Low Arctic Snow Cover Could be Trouble for Permafrost


The exposed ice core of a collapsing pingo in Canada’s Western Arctic. Credit: International Polar Foundation

June Arctic snow cover in the Northern Hemisphere dropped by almost 18% per decade over the last 30 years. This drop in snow cover will lower the amount of sunlight reflected away from the planet, which is part of a cooling effect, and result in darker, less reflective soil being exposed to the sun’s rays.

The researchers published their findings in the journal Geophysical Research Letters. This effect will re-emit heat into the atmosphere and this change could also warm the permafrost, alter the timing of the spring runoff to rivers and lead to earlier plant growth in spring.


Credit: Image by Scott Dallimore of the Geological Survey of Canada

The swift pace of snowmelt between 1979 and 2011 exceeds the rate of decline in the Arctic sea ice, which is at 11% per decade over the same period. In September 2012, the planet had the lowest extent of sea ice in the satellite record and when this year’s data was included into these calculations, they showed that there had been a 13% decline in sea ice and a 21.5% per decade drop in snow cover.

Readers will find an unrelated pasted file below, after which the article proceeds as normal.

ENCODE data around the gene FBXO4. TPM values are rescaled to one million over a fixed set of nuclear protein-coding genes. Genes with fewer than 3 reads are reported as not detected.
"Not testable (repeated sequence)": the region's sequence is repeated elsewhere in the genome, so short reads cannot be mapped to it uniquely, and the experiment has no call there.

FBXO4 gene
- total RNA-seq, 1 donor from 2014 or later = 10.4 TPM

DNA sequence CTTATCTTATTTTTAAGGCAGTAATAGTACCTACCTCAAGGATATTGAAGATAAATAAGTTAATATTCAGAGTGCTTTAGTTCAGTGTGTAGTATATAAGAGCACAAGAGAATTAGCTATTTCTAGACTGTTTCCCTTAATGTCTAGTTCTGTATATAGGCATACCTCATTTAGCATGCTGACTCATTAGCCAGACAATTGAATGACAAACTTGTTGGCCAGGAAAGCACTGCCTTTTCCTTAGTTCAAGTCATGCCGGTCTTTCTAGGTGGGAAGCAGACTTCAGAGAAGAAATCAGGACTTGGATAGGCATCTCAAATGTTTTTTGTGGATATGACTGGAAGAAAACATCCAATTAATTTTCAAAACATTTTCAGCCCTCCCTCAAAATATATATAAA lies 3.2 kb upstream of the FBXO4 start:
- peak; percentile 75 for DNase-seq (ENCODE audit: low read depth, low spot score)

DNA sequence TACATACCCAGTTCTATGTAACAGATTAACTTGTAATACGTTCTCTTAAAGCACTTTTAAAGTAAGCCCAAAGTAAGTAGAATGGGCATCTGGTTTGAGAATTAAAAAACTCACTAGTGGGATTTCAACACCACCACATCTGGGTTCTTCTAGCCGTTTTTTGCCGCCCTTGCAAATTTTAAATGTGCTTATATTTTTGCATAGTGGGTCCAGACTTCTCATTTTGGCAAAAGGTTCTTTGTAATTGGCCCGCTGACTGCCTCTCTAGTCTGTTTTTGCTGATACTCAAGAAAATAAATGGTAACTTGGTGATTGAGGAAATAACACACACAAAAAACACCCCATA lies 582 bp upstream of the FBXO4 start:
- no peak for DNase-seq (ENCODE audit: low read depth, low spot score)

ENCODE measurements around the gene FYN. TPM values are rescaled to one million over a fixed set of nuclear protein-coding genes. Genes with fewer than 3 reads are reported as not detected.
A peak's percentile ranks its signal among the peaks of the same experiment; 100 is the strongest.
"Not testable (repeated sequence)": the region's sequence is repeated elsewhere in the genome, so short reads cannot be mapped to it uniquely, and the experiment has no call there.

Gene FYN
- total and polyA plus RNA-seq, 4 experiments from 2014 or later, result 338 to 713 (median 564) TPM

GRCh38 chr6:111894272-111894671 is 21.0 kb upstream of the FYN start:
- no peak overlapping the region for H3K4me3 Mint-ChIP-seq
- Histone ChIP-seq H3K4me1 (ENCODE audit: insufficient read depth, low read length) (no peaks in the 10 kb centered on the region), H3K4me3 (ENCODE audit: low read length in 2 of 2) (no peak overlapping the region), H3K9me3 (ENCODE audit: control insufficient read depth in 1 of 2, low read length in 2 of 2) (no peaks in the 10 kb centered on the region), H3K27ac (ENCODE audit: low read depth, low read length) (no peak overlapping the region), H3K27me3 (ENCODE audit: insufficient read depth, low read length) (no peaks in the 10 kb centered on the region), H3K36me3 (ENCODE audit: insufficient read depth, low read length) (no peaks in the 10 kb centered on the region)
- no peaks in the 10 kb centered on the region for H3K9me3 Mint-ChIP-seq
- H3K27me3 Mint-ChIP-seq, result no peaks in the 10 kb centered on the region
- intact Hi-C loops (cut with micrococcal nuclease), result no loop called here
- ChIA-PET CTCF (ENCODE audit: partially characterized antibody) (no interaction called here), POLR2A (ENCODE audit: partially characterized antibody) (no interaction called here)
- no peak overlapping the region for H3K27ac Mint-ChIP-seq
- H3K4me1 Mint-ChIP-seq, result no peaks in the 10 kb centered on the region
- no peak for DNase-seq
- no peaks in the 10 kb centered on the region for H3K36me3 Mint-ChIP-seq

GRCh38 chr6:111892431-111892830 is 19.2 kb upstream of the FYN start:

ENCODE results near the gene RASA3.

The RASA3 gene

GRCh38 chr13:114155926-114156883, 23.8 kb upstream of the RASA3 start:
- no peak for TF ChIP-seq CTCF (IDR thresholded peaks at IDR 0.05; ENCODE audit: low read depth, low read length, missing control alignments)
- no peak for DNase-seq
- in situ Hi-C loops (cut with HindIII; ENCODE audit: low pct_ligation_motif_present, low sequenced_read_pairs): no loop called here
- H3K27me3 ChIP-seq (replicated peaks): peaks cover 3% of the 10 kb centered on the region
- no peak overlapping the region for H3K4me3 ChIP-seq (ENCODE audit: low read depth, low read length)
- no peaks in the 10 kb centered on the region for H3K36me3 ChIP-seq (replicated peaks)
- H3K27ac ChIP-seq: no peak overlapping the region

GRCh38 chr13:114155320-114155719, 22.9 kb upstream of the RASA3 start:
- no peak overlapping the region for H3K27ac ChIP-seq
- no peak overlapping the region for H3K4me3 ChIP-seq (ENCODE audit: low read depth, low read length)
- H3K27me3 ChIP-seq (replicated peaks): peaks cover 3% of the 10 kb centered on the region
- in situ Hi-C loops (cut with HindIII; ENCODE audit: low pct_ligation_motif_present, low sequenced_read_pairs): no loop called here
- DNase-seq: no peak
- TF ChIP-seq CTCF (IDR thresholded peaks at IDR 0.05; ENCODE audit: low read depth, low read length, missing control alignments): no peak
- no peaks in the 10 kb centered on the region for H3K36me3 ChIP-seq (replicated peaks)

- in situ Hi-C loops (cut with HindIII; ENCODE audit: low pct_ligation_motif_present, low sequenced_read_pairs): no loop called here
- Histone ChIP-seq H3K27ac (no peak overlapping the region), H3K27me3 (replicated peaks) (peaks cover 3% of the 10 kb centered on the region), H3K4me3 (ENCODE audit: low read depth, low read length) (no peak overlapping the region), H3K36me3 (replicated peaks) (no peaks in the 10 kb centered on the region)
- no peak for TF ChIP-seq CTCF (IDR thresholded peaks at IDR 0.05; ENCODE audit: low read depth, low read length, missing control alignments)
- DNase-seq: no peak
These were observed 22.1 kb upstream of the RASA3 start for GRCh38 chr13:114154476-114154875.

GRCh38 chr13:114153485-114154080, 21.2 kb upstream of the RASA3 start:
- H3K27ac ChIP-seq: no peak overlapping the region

The link between snowmelt and Arctic sea ice loss isn’t well understood. But if you remove snow cover earlier, you’re creating the potential to send warmer air out over the ocean, which isn’t good for sea ice. Since 1980, the blanket of snow that remains in the Arctic at the end of spring has fallen by two-thirds, from 9 million square kilometers to just about 3 million square kilometers.

This is likely to accelerate permafrost degradation, and could lead to the release of greenhouse gases trapped in the soil. The exact consequences will depend on whether a summer is hot and dry or cool and wet. If the peaty surface layers dry out, they insulate the permafrost and protect it from thawing.

Scientists expect the snow cover to continue to diminish, but it still remains to be seen whether the decline will remain so steep. They need to understand why the observed changes do not match up with the projections of widely used models.

Reference: “Spring snow cover extent reductions in the 2008–2012 period exceeding climate model projections” by C. Derksen and R. Brown, 10 October 2012, Geophysical Research Letters.
DOI: 10.1029/2012GL053387

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